Best known for her pioneering work in the discovery of CRISPR, Jennifer Doudna, PhD, professor at the University of California, Berkeley, doesn’t stop or, it seems, even slow down. As of yesterday morning, Doudna can add “accept Nobel Prize” to her to-do list as she, along with Emmanuelle Charpentier, PhD, was awarded the 2020 Nobel Prize in Chemistry. “Start a new company” seems to repeatedly make its way onto her to-do list as well, as she has successfully started multiple CRISPR-based startups including Caribou Biosciences, Editas Medicine, and Mammoth Biosciences. This week, another Doudna lab spin out, Scribe Therapeutics, came out of stealth mode to announce their plans to build a platform for CRISPR-based genetic medicine with news of a new Biogen collaboration to create therapeutics for genetically-driven ALS.

An illustration of Scribe engineering its XE technology. [Scribe Therapeutics]
Scribe’s platform is focused on engineering, delivering, and developing novel, custom CRISPR molecules. The company’s first technology, X-Editing (XE), provides greater editing activity, specificity, and deliverability than other CRISPR genome editing tools currently available.

“Scribe’s technology and long-term engineering approach can help establish CRISPR-based therapies as a new standard of clinical care and expand access to groundbreaking treatments that will impact millions of lives,” said Doudna.

Under the terms of the collaboration, Scribe—with under 25 employees—will work with Biogen to create therapeutics for genetically-driven ALS, with an option to pursue an additional neurological disease target with high, unmet need. Scribe will receive $15 million upfront and is eligible for more than $400 million in potential development and commercial milestone payments between the two targets of interest.

At the center of Scribe sits the CasX enzyme, discovered in the Doudna lab in February 2019. This relative of Cas9 has multiple properties that make it an attractive cornerstone to building a gene editing company. The enzyme is active, specific, and small. In fact, it is smaller than the smallest Cas9, which makes it able to fit into delivery systems such as AAV vectors. According to LinkedIn, AAV delivery is a direction Scribe is heading in as they are currently looking for an AAV specialist to work closely with a core engineering team to “creatively design, rapidly build, and efficiently screen AAV vectors for the optimal delivery of genome editing tools to CNS tissues.”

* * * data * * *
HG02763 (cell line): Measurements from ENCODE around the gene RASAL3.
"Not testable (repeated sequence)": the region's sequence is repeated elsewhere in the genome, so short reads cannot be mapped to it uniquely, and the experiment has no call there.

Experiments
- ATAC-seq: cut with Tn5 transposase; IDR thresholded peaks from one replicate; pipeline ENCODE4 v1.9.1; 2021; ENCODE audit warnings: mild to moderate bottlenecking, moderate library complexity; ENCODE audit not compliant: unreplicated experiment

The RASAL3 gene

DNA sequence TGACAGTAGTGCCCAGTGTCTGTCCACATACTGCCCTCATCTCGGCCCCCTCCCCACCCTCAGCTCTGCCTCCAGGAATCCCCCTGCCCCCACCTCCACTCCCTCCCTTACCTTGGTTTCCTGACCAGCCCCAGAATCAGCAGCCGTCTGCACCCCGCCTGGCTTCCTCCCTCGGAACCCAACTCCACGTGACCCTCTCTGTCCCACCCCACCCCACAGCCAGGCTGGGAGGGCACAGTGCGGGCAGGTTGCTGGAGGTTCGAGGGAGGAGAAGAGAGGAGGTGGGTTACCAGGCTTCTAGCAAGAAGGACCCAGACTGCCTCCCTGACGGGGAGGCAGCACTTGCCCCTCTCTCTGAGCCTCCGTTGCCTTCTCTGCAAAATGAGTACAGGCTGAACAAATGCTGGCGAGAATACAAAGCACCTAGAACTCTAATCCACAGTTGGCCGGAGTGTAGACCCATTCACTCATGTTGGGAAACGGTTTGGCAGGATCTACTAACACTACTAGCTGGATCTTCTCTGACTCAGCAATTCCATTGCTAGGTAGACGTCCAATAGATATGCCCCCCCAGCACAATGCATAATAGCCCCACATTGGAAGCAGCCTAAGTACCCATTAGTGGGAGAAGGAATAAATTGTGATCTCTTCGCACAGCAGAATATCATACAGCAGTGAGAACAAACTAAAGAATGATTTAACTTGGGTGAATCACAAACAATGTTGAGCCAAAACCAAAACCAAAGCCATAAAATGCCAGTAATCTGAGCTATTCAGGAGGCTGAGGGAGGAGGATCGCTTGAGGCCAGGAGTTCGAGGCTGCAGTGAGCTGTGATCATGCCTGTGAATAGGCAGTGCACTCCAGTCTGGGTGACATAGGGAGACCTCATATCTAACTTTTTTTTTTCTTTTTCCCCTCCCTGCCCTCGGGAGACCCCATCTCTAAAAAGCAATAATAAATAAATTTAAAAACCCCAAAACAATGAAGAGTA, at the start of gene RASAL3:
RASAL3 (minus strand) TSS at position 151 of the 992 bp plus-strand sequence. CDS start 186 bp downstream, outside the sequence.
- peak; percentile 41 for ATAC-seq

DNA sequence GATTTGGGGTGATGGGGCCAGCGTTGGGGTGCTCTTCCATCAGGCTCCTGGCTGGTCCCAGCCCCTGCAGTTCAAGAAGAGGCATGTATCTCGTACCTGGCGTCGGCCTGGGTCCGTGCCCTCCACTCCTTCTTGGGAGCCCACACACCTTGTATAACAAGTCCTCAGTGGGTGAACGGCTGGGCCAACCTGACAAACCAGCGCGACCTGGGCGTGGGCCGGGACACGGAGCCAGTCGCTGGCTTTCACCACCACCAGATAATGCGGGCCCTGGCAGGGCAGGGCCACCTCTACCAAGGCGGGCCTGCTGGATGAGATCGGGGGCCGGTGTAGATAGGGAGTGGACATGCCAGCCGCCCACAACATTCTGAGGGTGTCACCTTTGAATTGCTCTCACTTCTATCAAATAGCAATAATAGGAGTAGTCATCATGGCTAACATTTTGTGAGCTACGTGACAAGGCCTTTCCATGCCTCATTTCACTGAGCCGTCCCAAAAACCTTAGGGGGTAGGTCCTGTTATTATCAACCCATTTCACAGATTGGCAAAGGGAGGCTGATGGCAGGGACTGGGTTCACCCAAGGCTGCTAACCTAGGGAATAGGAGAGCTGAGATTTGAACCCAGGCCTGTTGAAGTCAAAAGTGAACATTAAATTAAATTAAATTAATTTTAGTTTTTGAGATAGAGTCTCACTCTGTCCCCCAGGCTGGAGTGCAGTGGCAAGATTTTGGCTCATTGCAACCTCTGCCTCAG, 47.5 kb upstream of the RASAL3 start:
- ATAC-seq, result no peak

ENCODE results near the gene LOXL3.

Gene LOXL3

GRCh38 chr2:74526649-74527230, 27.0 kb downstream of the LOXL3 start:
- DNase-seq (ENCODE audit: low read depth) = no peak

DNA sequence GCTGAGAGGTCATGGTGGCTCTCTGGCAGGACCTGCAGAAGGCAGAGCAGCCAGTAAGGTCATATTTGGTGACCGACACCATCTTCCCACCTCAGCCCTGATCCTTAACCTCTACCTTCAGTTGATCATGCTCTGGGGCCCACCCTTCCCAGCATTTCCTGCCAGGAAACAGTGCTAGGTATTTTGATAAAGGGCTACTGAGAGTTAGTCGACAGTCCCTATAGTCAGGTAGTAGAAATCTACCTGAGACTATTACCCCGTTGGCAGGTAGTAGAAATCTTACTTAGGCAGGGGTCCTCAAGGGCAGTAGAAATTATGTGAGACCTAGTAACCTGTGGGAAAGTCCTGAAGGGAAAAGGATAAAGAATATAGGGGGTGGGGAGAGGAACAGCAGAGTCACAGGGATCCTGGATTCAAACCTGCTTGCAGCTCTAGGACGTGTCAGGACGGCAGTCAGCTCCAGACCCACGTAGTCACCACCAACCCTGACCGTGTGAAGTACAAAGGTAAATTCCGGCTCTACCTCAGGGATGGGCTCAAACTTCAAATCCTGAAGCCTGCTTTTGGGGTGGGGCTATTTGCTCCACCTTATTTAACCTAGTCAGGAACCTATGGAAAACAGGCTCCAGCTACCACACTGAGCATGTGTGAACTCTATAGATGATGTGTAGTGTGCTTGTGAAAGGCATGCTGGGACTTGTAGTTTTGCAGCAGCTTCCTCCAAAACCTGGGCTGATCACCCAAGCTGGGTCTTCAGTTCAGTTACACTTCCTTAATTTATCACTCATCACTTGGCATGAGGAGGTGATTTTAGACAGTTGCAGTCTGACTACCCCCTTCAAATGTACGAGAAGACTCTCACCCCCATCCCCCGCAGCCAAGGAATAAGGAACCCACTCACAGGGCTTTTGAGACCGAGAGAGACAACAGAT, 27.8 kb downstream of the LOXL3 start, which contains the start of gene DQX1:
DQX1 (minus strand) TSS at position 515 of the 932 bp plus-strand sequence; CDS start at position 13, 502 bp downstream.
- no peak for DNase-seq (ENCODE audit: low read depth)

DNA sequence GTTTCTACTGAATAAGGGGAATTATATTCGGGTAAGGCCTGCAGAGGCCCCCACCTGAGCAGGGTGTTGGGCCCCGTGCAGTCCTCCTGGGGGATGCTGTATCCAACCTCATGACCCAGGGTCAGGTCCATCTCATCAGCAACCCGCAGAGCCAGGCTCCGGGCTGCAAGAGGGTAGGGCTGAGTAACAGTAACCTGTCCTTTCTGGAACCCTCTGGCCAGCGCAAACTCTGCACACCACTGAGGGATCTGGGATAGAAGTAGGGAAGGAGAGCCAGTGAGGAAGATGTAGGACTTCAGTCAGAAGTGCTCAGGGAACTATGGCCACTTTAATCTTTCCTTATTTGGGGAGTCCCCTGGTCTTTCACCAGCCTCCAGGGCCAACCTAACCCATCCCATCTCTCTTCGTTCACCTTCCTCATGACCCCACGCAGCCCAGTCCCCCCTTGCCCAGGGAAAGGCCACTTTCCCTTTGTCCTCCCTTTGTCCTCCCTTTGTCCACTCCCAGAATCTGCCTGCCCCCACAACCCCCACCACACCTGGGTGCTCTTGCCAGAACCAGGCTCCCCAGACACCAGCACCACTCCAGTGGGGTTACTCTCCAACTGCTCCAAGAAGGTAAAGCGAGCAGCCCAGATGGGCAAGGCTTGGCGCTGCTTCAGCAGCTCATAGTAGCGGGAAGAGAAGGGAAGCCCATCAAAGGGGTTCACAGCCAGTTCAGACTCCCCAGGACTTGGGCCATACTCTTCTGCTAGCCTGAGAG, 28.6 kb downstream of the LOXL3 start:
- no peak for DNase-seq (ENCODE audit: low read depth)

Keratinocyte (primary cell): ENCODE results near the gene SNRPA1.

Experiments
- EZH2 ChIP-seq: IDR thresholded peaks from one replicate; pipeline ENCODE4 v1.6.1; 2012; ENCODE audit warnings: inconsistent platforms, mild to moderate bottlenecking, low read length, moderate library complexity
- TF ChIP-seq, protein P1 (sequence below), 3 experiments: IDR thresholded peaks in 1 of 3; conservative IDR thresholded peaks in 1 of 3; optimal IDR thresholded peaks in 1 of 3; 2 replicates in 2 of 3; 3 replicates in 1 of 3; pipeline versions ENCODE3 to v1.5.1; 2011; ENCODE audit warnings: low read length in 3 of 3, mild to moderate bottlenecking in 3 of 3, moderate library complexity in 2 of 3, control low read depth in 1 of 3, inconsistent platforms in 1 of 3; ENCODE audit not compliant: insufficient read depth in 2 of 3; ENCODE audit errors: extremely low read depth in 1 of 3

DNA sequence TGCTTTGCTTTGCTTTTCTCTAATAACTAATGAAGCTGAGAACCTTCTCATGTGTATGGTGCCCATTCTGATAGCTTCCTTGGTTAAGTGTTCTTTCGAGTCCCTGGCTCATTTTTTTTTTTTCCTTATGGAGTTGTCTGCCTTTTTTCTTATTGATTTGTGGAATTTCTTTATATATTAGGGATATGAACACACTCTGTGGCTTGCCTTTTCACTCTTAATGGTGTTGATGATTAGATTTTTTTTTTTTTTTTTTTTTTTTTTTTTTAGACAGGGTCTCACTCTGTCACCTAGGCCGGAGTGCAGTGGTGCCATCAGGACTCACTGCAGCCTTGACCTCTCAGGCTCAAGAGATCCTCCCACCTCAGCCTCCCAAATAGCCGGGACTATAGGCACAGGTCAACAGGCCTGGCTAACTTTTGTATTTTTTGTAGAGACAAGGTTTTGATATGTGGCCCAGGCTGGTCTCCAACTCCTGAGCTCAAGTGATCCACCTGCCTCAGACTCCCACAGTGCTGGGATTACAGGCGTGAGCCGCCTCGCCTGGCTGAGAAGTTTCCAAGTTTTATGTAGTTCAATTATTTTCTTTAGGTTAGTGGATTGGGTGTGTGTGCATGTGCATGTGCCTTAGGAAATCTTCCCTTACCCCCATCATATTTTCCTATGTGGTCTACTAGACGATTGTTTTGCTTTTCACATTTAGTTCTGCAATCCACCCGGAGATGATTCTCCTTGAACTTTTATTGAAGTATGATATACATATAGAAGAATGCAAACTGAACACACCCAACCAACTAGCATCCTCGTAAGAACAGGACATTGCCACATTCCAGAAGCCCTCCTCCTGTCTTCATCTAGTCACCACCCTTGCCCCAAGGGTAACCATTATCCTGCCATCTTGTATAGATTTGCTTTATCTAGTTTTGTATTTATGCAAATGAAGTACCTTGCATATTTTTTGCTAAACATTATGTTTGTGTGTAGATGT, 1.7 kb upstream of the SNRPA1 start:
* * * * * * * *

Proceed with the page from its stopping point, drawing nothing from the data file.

“Much like diverse CRISPR-Cas systems occur widely in nature,” noted Rodolphe Barrangou, PhD, professor in the department of food, bioprocessing, and nutrition sciences, North Carolina State University,  “a variety of Cas effectors can be used by various co-existing CRISPR start-ups that harness different flavors of these amazing molecular machines.” In this case, the biochemistry driving targeting and cleavage has the advantage of generating nicks, rather than breaks, and the smaller size of these effectors enables easier packaging for delivery.

Co-founder and vp of platform Brett Staahl, PhD, (left) and co-founder and CEO Benjamin Oakes, PhD, (right). [Scribe Therapeutics]
The intent to build tools “sets Scribe apart,” asserted Scribe’s CEO and co-founder, Ben Oakes, PhD—a former Doudna graduate student who was co-mentored by David Savage, PhD, associate professor of biochemistry, biophysics, and structural biology, while at Berekley.

Oakes noted Savage’s insights on engineering from a topological perspective, coupled with his own engineering experience, are what drives how they approach making better molecules.

Oakes tells GEN that they are not satisfied with using CasX as it is and are working to reengineer it so that it could be a therapeutic. Instead of starting from the limitations that a Cas enzyme holds, and figuring out what can be done, Oakes said that they want to move from discovery to design without those limitations. To do that they consider CasX to be a trunk that they are branching off of and have already taken over 100 steps in sequence space away from the original molecule.

With Scribe, the trend of Doudna lab alumni being given a chance to creatively pursue business interests outside of the lab continues. Doudna’s supportive leadership, according to Oakes, is a contributing factor to Scribe’s getting off the ground. And, if her support of young entrepreneurs shares even a fraction of the success she has achieved in her other endeavors, Scribe will be curing diseases in no time.

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